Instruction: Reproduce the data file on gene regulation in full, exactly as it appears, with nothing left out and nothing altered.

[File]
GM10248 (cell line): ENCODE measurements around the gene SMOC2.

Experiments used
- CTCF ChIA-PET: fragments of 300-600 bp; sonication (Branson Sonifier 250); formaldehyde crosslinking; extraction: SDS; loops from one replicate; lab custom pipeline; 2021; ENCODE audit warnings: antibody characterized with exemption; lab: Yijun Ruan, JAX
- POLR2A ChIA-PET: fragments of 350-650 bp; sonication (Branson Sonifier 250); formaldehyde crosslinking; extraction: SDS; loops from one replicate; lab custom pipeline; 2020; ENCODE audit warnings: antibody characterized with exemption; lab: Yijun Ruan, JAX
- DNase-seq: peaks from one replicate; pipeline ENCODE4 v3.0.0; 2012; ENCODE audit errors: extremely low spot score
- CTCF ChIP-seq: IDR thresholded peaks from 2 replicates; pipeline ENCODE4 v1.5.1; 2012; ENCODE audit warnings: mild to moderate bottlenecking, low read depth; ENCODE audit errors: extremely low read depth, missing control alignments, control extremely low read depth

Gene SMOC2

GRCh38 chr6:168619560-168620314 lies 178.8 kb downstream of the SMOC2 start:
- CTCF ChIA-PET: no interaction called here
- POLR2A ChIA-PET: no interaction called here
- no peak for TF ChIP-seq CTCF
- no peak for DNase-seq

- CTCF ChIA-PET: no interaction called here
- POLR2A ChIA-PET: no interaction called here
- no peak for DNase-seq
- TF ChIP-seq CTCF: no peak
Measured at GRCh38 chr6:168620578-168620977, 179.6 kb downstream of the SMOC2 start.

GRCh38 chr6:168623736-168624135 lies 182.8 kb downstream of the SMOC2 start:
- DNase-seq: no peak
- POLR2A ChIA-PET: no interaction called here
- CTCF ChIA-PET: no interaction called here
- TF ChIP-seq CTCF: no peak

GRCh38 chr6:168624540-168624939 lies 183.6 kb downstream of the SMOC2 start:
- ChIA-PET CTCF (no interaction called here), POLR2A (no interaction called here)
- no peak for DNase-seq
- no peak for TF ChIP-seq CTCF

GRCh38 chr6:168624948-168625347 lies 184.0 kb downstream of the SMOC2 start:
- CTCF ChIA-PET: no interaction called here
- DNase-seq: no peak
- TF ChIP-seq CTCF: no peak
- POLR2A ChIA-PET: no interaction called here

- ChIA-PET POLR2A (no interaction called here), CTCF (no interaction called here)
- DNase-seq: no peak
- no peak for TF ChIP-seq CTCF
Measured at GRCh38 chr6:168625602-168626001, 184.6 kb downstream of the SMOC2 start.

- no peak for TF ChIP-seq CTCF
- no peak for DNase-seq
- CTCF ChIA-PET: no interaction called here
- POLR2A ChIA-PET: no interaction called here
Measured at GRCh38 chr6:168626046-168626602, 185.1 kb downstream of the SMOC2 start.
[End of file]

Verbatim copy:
GM10248 (cell line): ENCODE measurements around the gene SMOC2.

Experiments used
- CTCF ChIA-PET: fragments of 300-600 bp; sonication (Branson Sonifier 250); formaldehyde crosslinking; extraction: SDS; loops from one replicate; lab custom pipeline; 2021; ENCODE audit warnings: antibody characterized with exemption; lab: Yijun Ruan, JAX
- POLR2A ChIA-PET: fragments of 350-650 bp; sonication (Branson Sonifier 250); formaldehyde crosslinking; extraction: SDS; loops from one replicate; lab custom pipeline; 2020; ENCODE audit warnings: antibody characterized with exemption; lab: Yijun Ruan, JAX
- DNase-seq: peaks from one replicate; pipeline ENCODE4 v3.0.0; 2012; ENCODE audit errors: extremely low spot score
- CTCF ChIP-seq: IDR thresholded peaks from 2 replicates; pipeline ENCODE4 v1.5.1; 2012; ENCODE audit warnings: mild to moderate bottlenecking, low read depth; ENCODE audit errors: extremely low read depth, missing control alignments, control extremely low read depth

Gene SMOC2

GRCh38 chr6:168619560-168620314 lies 178.8 kb downstream of the SMOC2 start:
- CTCF ChIA-PET: no interaction called here
- POLR2A ChIA-PET: no interaction called here
- no peak for TF ChIP-seq CTCF
- no peak for DNase-seq

- CTCF ChIA-PET: no interaction called here
- POLR2A ChIA-PET: no interaction called here
- no peak for DNase-seq
- TF ChIP-seq CTCF: no peak
Measured at GRCh38 chr6:168620578-168620977, 179.6 kb downstream of the SMOC2 start.

GRCh38 chr6:168623736-168624135 lies 182.8 kb downstream of the SMOC2 start:
- DNase-seq: no peak
- POLR2A ChIA-PET: no interaction called here
- CTCF ChIA-PET: no interaction called here
- TF ChIP-seq CTCF: no peak

GRCh38 chr6:168624540-168624939 lies 183.6 kb downstream of the SMOC2 start:
- ChIA-PET CTCF (no interaction called here), POLR2A (no interaction called here)
- no peak for DNase-seq
- no peak for TF ChIP-seq CTCF

GRCh38 chr6:168624948-168625347 lies 184.0 kb downstream of the SMOC2 start:
- CTCF ChIA-PET: no interaction called here
- DNase-seq: no peak
- TF ChIP-seq CTCF: no peak
- POLR2A ChIA-PET: no interaction called here

- ChIA-PET POLR2A (no interaction called here), CTCF (no interaction called here)
- DNase-seq: no peak
- no peak for TF ChIP-seq CTCF
Measured at GRCh38 chr6:168625602-168626001, 184.6 kb downstream of the SMOC2 start.

- no peak for TF ChIP-seq CTCF
- no peak for DNase-seq
- CTCF ChIA-PET: no interaction called here
- POLR2A ChIA-PET: no interaction called here
Measured at GRCh38 chr6:168626046-168626602, 185.1 kb downstream of the SMOC2 start.